Calorie counting is really useful, and if there was an easier way to know the calories in a slice besides adding up the calories in all my ingredients and then dividing them by the number of servings, then I would use it. But since that is a big process, I simply haven’t done it. I find it easier to use mindfulness. But mindfulness is also really hard! So it’s a double-edged sword there. But it doesn’t mean that you can’t add up the calories and get a pretty close number. (Because if you need to know that, then you need to know!)

  3. Thank you for this! I want to start baking with coconut flour and can always use recipes!

  4. Kendahl, Your pictures look AMAZING!! I think you should let us sample when we come over this weekend! 🙂

    • Good idea! I’m going to make a couple of loaves and time them to be warm when everyone gets here. And then they all have to come and read my blog and comment 😉

  5. I cannot believe how good this looks! It is definitely going on my list of things to try. 🙂 Thank you for sharing!

  6. I love that you show where people can find the ingredients. Brilliant!

  7. This is a great recipe! I subbed sunflower seeds for the walnuts and sunflower flour for the almond flour because of nut allergies and it turned out great.
    Thank you so much for posting the recipe. It made my son’s number 2 favorite food!

  8. The picture looks great and the ingredients sounded wonderful but this recipe was a disaster with a capital “D”. I don’t think I did anything wrong but the bread came out with soggy bottom and did not look appetizing. It looked like the mashed bananas settled to the bottom and the coconut flour settled on top of it. I cooked it for 60 minutes and the top was getting too brown so I took it out. This is the second recipe I’ve tried using coconut flour for cakes and breads and both have been a big disappointment. Coconut flour does fine if you don’t have to make anything greater than 1/8 inch thick.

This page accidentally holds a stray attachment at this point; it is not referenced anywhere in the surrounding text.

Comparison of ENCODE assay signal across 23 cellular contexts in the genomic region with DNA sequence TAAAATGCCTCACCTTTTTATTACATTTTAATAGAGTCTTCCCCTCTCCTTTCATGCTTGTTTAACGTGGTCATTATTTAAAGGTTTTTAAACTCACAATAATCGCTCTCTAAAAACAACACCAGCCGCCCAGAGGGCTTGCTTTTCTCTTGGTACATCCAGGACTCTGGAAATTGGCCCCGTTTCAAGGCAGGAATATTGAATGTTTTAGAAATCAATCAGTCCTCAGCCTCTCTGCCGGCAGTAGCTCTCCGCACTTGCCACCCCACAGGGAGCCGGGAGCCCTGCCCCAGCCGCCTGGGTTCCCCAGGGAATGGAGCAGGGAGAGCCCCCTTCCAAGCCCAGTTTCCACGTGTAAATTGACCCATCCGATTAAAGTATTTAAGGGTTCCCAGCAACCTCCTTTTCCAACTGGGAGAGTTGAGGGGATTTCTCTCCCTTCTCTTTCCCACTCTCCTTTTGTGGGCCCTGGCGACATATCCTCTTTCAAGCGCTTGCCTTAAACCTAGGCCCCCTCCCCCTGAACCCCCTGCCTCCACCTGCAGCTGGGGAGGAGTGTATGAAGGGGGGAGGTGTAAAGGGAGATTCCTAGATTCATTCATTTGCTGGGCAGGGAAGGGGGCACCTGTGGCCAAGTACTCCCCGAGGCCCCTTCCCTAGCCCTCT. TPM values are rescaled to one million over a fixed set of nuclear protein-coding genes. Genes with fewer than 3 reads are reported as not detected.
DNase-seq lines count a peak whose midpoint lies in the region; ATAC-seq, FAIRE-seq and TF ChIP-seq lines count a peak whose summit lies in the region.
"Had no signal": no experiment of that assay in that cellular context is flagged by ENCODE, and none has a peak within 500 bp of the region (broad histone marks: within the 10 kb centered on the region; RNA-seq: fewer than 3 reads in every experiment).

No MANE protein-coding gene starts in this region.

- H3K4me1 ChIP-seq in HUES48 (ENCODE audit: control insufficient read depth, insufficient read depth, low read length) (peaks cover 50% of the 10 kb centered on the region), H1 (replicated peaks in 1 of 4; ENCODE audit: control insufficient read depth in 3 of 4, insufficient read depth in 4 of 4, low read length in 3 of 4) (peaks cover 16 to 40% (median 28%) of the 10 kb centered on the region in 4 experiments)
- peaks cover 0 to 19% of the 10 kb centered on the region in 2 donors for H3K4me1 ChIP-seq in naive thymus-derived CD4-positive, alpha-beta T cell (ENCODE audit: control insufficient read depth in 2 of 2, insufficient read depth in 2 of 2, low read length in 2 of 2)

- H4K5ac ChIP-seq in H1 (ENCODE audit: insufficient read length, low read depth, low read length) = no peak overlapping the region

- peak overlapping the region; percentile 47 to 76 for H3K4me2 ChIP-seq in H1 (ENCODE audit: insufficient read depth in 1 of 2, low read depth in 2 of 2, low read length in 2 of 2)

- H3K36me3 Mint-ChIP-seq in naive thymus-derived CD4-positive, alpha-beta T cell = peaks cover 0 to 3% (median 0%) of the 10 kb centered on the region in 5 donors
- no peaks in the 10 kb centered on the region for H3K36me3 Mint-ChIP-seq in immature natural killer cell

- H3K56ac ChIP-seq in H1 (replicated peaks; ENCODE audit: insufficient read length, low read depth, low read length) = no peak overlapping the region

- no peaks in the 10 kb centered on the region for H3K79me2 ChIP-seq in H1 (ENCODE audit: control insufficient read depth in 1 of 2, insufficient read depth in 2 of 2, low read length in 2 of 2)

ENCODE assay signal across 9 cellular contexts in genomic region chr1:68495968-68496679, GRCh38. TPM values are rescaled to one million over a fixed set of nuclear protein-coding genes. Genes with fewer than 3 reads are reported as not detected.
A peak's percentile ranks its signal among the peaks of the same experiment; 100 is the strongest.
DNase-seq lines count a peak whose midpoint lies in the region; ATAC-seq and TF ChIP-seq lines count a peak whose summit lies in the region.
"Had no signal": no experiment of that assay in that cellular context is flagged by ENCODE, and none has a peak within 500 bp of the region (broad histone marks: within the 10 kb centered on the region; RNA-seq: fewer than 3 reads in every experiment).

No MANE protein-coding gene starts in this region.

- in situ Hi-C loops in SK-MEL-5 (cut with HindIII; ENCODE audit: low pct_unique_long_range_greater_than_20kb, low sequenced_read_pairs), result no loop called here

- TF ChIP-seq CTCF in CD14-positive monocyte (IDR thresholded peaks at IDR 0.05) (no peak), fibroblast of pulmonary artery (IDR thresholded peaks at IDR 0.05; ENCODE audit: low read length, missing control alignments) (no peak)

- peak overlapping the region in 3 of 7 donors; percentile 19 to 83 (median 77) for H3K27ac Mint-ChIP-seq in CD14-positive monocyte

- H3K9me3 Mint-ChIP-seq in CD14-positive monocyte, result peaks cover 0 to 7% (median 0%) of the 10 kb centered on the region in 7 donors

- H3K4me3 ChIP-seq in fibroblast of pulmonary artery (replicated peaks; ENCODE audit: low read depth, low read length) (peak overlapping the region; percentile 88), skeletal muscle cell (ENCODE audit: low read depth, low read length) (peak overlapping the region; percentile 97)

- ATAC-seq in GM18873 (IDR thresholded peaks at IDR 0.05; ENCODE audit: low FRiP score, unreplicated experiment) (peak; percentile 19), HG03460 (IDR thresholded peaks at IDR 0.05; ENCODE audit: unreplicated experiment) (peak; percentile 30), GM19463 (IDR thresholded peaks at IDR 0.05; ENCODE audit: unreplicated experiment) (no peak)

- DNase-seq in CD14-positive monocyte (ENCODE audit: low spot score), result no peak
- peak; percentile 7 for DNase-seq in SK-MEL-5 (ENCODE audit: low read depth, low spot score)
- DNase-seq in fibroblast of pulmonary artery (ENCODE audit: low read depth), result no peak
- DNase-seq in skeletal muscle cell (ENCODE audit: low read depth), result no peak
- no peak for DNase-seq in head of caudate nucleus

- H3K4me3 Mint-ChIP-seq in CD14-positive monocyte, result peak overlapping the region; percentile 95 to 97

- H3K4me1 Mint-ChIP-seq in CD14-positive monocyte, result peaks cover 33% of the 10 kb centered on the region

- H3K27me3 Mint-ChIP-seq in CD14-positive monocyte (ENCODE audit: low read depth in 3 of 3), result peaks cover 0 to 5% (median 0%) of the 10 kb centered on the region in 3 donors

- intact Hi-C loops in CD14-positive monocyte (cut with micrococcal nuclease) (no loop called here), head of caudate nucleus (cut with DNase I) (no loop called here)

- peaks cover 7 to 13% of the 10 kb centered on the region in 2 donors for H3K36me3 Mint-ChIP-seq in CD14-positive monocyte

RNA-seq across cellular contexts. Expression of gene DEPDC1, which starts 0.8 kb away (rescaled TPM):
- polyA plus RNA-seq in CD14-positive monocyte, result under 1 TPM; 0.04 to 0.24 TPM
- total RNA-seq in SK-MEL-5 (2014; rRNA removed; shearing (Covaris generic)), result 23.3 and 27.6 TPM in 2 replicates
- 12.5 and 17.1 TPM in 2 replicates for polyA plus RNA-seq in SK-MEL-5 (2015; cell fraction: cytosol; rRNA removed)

• Coconut flour can be hard to mix in thoroughly. I use an immersion blender to ensure it’s a uniform consistency. Did you use one? Or perhaps a food processor? There’s no worry about overprocessing coconut flour because it doesn’t have gluten (which can make it tough), so you can mix for a long time until it’s right!

  9. Afrina Khan says:

    Hi,

    I don’t have any almond flour..would I be able to use coconut flour instead for the walnut crumble topping? Would anything else need to be changed because of that? Also, If I wanted to make another separate batch for the walnut crumble topping by itself, how long should I bake it for? Thank you 🙂

    • Subbing coconut flour can be tricky, since it’s not close to other flours (it’s far more dense and far more fibrous, so usually you use about 1/4 cup of coconut flour for each cup of almond flour or grain flour). If you aren’t grain free, I would use a whole grain flour for this topping and it will come out beautifully. If you are gluten-free, then use a gluten-free flour. If you’re grain-free, you’ll need to use almond flour or perhaps just grind up some almonds to make some in your food processor. Hope this helps!

  10. Kim Kauffman says:

    I am making this for the second time this week 🙂 The first time was delicious but I needed to add an extra banana and egg to get a proper consistency. Coconut flour can be tricky but it turned out delicious! This time I still added an extra banana but was able to use only the six eggs. Can’t wait for it to come out of the oven!

  11. Christa says:

    I made this today and it was terrific! The kids loved it and so did I. I was out of almond extract, but it was still great.

  12. Hi there! Came across your site trying to find something about beans and GAPS. Ended up on your blog which led me to this recipe. Anywho, doing GAPS at my house. This looks so delish! How could I make it without eggs? I NEED an egg, dairy, and nut free (due to allergies) banana bread or any bread GAPS recipe. Any help would be so great. I have been searching and searching.

  13. This looks wonderful. I’ll be making it soon!